4) WP Full Stripe: Starts at $39 as a one time payment
WP Full Stripe is a really great option if all you want to do is charge customers for recurring payments and do it through Stripe, because (as the name implies) that is what it does. You can also charge customers one time fees and securely save customers’ credit card information. It is regularly updated (as of this blog post writing in April 2019, it had last been updated in February of 2019). You can customize the fields and you can also style the forms but you would need custom CSS to do this.
5) Restrict Content Pro – Starts at $99/year
I have been a customer of Restrict Content Pro for years. This is a great option if you want to offer parts of your website to members only or certain people (which was the reason I initially bought this plugin). But it does more than what the name might imply, because you can charge customers recurring charges in addition to other great features like the ability for customers to upgrade or downgrade their subscription, the ability to limit how many people can buy a subscription, a lot of discount code options, free trial options, etc.
The one drawback is that there is a bit of a learning curve the first time you use it, so if you don’t have any desire for the restriction aspect of this plugin, then I think you would be better off buying WP Simple Pay.
6) WooCommerce Subscriptions – Starts at $199/year
WooCommerce Subscriptions offers a lot of the same things the others offer (such as recurring payments, free trials, sign up fees, etc.) but at a higher cost. Some unique things that WooCommerce Subscriptions offers is automatic rebilling on failed subscription payments, the ability for customers to buy multiple subscriptions in the same transaction, and the ability to charge shipping only on the initial order if you wanted to give that discount to customers who buy a lot. For me, though, I don’t think WooCommerce Subscription offers enough extra features to justify the higher cost.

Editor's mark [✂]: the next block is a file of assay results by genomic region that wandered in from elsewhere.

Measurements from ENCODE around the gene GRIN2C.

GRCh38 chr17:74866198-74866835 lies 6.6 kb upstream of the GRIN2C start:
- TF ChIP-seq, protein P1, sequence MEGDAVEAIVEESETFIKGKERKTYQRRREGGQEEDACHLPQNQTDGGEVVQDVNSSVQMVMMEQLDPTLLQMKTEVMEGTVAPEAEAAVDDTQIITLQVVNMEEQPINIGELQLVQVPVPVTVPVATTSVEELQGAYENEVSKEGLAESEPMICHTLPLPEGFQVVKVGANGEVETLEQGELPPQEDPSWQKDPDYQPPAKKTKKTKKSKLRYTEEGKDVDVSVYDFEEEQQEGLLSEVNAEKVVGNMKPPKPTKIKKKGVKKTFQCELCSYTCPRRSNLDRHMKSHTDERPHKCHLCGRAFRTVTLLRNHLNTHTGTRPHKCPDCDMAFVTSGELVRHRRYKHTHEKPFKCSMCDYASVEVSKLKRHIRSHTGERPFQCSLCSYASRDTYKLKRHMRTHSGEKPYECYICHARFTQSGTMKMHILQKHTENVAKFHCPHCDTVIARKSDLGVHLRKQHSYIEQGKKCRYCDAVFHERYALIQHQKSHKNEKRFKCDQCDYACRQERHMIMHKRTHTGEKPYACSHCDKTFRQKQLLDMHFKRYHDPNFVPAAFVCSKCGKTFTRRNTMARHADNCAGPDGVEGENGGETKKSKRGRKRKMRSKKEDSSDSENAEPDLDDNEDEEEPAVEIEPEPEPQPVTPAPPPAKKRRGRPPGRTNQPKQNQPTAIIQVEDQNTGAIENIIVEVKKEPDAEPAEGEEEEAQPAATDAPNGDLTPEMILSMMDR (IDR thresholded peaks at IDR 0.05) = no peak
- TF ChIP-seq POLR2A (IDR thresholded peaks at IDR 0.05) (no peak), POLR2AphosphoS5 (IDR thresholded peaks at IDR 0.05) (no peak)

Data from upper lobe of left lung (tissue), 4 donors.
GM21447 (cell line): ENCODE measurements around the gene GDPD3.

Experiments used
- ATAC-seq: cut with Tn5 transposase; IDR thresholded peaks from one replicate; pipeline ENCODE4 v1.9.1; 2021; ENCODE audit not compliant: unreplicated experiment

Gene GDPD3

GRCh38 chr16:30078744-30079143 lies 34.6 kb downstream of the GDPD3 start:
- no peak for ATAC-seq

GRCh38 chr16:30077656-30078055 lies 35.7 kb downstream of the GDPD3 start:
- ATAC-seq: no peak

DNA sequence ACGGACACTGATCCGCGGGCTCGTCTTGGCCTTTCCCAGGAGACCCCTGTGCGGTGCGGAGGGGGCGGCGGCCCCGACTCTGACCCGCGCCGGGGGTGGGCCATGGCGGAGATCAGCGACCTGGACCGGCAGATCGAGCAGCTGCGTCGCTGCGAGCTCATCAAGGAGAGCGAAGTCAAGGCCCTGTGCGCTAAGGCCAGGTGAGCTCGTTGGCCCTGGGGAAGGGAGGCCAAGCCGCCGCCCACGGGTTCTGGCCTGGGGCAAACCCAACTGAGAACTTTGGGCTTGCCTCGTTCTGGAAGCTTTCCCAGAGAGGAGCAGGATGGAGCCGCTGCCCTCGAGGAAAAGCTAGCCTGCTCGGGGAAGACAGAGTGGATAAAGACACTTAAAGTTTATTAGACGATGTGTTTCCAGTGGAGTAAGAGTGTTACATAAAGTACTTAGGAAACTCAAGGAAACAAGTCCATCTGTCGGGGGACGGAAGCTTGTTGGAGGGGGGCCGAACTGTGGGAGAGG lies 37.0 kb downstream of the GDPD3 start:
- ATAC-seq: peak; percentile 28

7) Easy Digital Downloads – Starts at $199/year
I put Easy Digital Downloads last, in part because this is really only a good option if you are selling digital downloads, which you may or may not be. It costs $199 for the Extended Pass, which gets you Easy Digital Downloads, file store for Dropbox if you had something you wanted to deliver from Dropbox, product reviews, automatic discounts at checkout, content restriction, custom prices (meaning that customers can pick the amount they pay, which is great for donations), Zapier integration, and the ability to charge recurring subscriptions. Oddly enough, the price for just being able to charge recurring subscriptions is also $199, so you are much better off getting the Extended Pass.
Please note that if you are using Stripe on your website (whether it’s for recurring or one time payments), you will need an SSL certificate on your site. This is required for security reasons. (You can tell if a site has an SSL certificate by using “https://” at the beginning of the URL instead of “http://”.) You can get an SSL for free from a number of great web hosts, such as Kinsta (a premium web host) and Bluehost (great if you’re starting out). If your web hosting company doesn’t include an SSL, you can also purchase an SSL from 1&1 IONOS.
Pin this for later – save it to Pinterest!